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confessions of an alien hunter

8 january 2010

Seth Shostak is evidently a scientific celebrity, with a web presence and frequent appearances on radio and TV. It's a measure of my 19th-century lifestyle that I never heard of him till I picked up his book Confessions of an Alien Hunter in my public library. I can't claim full Luddite credentials if I'm reviewing books on my own website, but I have distinctly antiquated ways of becoming hip to the passing scene.

At one point in his chronicle of a career spent in SETI (Search for Extra-Terrestrial Intelligence), Shostak muses that aliens might have media predilections not unlike mine. Most SETI efforts focus on picking up broadcasts from space. But it might be far more efficient to blanket the galaxy with interstellar junk mail. Physical messages in astronautical bottles might be the way we finally hear from ET, phones be damned.

It's a relief to hear that beings of superior intelligence might like to read material texts, just like I do. But of course they might prefer radio, TV, microwaves, visible light, gravity waves, or some more outlandish variety of wireless. One of the few things we know about possible extraterrestrial intelligences is that we don't know what we don't know about them. They could have invented media far beyond our powers to decipher.

Or they might not be writing because they don't exist. Enrico Fermi, the brooding genius behind the harnessing of nuclear fission, speculated that humans were probably alone in the Universe. This wasn't just pessimism. Fermi had good logical grounds for believing us to be exceptional. If the cosmos is full of advanced sentients, then we ought to observe their presence all around us, astronomically speaking.

Of course, except for a vocal minority who believe that the truth is out there, we don't observe aliens at all. Shostak, however, is not surprised by this apparent absence. Interstellar distances are relativistically vast. Faster-than-light communication, let alone travel, seems to be flat-out impossible (not to mention the weird time paradoxes involved). So any messages from space are going to arrive, at best, at the speed of light. Unless advanced civilizations are immortal, and saturate every corner of the galaxy, their transmissions are going to be few and far between.

We're in the position of sailors at sea who have just invented the ship-to-shore radio. There may be bunches of stations out there, but we don't know where to tune the dial or how to direct our primitive antennas. We don't know if ET will be broadcasting continuously or just sending the occasional hailing message; we don't know if she's sending the sum of alien knowledge or the equivalent of a test pattern.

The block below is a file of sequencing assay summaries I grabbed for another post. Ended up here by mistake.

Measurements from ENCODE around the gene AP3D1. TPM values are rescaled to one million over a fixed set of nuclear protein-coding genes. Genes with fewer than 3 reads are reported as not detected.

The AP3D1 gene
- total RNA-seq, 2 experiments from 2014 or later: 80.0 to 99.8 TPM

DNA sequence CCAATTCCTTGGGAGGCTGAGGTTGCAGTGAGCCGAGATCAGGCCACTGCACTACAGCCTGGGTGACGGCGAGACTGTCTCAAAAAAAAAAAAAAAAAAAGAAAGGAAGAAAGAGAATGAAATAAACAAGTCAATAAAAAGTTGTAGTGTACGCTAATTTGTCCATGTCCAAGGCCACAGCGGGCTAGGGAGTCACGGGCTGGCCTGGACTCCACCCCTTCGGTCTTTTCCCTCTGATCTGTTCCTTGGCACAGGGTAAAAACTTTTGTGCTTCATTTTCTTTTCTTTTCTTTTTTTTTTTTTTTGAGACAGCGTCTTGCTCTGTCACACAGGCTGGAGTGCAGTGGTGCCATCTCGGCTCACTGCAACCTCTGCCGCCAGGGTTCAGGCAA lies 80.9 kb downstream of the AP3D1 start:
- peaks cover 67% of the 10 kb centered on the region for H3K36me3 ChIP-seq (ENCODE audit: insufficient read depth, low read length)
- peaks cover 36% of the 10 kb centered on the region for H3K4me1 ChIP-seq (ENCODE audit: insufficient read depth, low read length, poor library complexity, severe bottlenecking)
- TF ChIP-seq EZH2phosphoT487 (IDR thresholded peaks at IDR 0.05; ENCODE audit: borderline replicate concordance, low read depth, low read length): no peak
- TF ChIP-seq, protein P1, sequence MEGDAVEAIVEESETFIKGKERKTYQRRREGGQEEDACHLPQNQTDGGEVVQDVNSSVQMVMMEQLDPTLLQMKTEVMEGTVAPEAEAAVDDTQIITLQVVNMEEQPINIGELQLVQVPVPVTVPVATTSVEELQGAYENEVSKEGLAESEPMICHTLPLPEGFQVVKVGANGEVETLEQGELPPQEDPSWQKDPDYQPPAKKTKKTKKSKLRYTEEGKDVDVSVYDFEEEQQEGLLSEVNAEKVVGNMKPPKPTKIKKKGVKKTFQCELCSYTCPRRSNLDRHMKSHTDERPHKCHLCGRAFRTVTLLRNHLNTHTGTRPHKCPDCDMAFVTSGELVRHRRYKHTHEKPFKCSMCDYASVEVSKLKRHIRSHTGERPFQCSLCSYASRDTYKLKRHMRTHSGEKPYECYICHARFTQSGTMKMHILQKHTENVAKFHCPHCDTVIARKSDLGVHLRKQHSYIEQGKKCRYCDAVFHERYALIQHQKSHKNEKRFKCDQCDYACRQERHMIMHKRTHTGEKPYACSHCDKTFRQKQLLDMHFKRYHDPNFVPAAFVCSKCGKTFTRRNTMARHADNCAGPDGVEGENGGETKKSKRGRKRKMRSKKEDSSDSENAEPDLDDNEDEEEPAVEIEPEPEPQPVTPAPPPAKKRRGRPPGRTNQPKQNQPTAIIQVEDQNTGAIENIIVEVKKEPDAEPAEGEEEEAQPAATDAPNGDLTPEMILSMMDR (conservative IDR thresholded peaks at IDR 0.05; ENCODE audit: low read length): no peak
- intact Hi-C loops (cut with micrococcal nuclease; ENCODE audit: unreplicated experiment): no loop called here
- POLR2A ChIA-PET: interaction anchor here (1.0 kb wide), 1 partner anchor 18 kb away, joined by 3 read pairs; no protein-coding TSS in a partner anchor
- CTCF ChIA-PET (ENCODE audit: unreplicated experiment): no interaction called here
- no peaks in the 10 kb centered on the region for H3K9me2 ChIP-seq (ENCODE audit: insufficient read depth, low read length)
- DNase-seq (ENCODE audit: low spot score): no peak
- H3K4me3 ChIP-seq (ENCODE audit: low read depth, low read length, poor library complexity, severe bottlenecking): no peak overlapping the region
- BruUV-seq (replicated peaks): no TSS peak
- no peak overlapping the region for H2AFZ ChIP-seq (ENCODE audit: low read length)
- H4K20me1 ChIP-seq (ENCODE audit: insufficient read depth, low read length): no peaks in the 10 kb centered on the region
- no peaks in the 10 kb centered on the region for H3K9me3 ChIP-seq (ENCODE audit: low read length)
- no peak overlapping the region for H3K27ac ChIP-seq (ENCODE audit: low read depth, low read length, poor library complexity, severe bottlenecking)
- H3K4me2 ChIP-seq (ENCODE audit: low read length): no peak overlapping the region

One thing likely is that the aliens haven't heard from us. A staple of science fiction shows extraterrestrials becoming familiar with us by watching Milton Berle or Galaxy Quest or Olympic curling or something, which may be to our advantage or not. But our earliest radio broadcasts are only 90 light-years out from Earth. And unless the aliens have somehow invented the most perfectly-tuned radio sets imaginable, our broadcasts are not going to make a hell of a lot of sense to them. For one thing, they're weak. It was difficult enough sometimes to pick up the Mututal Broadcasting System from across town, back in the day; the static involved in listening from Alpha Centauri would be crazy. For another, as Shostak notes, reception of interstellar signals is going to be a matter of merely hearing that a signal exists. The technical requirements of downloading and decoding its message might well be beyond possibility. And for all that, let's say that some alien ham operator 70 light-years away has just picked up Bing Crosby and would like to write in with his opinions on our musical taste. Even if he e-mails us back tomorrow, we aren't going to hear his remarks till the year 2080. Interstellar IM isn't going to be exactly I.

Confessions of an Alien Hunter is a chatty book of the kind I adore, and I basically ate it up. Shostak is well-placed to deliver a state-of-the-art account of SETI in the early 21st century. He writes with self-deprecatory common sense and is well-attuned to pop culture – though the snappy simile is his fatal Cleopatra, and in time his deadpan tropes come to seem as flat as I-20 between Sweetwater and Odessa.

Overall, if Confessions is a little disappointing, it's only because so much of it seems to be addressed to the underinformed crowd that calls in to talk-radio shows. Almost half the book is taken up with basic exposition of the kind familiar to anyone who has ever watched Carl Sagan. Another long chapter follows, debunking UFO believers – necessary, I suppose, but rather like a book on lunar geology that devotes a chapter to exploding the green cheese hypothesis. Finally, in his last three chapters, Shostak explores recent developments and gives a sketch of his own career (the promised "confessions" of the title). This is good stuff, and I shouldn't carp that it could have been better. Three cheers for Seth Shostak, and . . . keep watching the skies.

Shostak, Seth. Confessions of an Alien Hunter: A scientist's search for extraterrestrial intelligence. Washington, DC: National Geographic, 2009.